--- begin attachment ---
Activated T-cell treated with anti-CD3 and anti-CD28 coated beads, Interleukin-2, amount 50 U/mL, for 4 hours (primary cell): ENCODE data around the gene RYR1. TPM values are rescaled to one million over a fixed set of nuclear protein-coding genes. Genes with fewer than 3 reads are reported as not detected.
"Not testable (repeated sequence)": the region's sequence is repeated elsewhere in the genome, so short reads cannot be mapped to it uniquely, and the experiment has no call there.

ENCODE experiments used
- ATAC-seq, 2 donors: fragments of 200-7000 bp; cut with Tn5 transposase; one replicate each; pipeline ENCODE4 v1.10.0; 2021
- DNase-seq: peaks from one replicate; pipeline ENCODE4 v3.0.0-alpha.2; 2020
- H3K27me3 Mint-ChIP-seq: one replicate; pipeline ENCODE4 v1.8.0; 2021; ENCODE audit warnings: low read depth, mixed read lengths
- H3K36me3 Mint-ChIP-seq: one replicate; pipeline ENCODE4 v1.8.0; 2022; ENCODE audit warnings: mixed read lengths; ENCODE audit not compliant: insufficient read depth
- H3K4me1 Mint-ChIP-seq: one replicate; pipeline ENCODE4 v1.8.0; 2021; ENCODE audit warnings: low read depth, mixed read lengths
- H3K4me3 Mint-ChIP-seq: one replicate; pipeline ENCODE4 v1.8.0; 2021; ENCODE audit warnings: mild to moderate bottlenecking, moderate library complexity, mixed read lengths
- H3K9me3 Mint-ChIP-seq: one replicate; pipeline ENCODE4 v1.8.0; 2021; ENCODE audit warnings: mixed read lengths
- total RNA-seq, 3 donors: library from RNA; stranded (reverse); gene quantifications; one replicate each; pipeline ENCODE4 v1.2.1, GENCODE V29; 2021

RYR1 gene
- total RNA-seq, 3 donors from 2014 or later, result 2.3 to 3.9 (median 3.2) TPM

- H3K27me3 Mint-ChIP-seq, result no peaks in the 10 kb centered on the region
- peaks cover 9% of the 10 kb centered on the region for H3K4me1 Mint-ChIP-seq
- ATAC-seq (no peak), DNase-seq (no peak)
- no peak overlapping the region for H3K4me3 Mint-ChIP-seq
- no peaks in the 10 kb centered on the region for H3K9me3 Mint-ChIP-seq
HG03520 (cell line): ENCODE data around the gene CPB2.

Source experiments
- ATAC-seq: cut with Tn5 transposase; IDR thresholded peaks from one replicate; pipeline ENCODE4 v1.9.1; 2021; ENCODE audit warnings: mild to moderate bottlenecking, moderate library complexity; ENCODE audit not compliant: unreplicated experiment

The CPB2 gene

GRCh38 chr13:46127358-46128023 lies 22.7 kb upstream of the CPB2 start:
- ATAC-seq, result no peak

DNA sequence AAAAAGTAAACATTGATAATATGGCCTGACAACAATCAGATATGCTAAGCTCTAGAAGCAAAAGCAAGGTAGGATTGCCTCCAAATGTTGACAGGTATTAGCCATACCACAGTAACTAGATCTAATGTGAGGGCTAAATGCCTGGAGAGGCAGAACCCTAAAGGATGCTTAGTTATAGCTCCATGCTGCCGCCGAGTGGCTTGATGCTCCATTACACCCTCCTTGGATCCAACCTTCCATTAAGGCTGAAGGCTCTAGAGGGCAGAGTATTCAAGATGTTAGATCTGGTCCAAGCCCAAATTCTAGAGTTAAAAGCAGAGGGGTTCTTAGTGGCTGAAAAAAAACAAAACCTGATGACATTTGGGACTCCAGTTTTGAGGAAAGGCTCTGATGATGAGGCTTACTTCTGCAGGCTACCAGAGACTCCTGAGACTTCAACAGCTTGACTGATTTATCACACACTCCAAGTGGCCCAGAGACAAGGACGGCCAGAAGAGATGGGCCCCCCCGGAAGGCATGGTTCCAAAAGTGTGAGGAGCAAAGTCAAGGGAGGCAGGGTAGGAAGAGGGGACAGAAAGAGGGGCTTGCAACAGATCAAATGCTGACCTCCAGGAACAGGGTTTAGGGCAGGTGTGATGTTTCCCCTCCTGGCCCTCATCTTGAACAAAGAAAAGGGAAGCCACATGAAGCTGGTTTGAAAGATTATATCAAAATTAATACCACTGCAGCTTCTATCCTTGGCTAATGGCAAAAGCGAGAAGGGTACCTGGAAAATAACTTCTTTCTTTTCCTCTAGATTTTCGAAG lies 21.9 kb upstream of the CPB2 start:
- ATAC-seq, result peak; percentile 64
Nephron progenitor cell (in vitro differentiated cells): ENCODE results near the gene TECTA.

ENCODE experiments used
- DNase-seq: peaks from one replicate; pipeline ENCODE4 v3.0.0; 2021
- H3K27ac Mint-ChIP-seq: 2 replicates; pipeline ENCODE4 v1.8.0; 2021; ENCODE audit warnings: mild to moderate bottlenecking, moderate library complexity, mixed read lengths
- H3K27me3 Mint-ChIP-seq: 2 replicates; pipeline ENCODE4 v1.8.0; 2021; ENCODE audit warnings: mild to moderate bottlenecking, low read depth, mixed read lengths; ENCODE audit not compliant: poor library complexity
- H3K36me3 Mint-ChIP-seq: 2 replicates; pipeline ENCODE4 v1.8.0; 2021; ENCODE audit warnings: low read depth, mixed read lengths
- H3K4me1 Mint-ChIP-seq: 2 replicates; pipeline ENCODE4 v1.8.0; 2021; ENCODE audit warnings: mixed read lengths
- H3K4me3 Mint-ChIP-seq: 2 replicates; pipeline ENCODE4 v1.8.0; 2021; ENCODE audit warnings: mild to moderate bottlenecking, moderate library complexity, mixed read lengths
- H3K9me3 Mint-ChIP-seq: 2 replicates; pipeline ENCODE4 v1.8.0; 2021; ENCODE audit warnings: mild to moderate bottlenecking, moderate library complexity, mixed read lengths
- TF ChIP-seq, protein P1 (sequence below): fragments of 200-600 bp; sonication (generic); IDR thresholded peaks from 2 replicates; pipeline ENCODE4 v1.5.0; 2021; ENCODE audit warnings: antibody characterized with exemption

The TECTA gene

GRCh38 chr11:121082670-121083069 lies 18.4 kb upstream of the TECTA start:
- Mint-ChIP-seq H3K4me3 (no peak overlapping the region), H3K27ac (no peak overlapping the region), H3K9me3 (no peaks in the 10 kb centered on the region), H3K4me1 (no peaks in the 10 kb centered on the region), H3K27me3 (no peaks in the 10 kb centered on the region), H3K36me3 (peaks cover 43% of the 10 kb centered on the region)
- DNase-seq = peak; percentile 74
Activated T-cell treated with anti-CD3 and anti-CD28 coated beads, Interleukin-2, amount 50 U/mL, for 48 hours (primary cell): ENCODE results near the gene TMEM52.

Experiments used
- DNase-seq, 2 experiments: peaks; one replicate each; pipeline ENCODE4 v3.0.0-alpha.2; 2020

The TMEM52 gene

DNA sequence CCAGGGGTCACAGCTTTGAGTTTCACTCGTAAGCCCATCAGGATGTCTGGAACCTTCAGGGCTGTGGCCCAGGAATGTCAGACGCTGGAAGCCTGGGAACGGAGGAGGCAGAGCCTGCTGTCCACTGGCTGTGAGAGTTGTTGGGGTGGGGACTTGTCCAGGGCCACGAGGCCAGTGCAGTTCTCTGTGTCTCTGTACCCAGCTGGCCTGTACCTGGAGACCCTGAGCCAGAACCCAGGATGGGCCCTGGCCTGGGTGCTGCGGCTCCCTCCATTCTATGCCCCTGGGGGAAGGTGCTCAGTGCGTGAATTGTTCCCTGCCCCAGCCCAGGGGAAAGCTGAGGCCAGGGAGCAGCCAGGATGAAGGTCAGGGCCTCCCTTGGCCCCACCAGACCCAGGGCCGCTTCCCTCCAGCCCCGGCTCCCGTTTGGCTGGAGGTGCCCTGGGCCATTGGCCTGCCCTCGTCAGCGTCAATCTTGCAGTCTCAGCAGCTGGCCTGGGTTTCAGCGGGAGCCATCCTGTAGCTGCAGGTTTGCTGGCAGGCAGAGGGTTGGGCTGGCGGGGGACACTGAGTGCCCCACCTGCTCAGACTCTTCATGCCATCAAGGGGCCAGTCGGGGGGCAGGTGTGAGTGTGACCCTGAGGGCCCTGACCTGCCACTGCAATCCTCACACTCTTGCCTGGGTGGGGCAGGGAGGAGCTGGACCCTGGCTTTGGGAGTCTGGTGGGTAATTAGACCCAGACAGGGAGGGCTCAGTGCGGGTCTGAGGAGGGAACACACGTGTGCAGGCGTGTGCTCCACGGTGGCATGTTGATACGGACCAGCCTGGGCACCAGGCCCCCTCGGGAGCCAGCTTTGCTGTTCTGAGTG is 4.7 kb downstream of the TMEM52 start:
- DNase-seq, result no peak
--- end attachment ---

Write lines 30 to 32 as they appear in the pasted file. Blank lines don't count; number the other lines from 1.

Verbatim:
- H3K27ac Mint-ChIP-seq: 2 replicates; pipeline ENCODE4 v1.8.0; 2021; ENCODE audit warnings: mild to moderate bottlenecking, moderate library complexity, mixed read lengths
- H3K27me3 Mint-ChIP-seq: 2 replicates; pipeline ENCODE4 v1.8.0; 2021; ENCODE audit warnings: mild to moderate bottlenecking, low read depth, mixed read lengths; ENCODE audit not compliant: poor library complexity
- H3K36me3 Mint-ChIP-seq: 2 replicates; pipeline ENCODE4 v1.8.0; 2021; ENCODE audit warnings: low read depth, mixed read lengths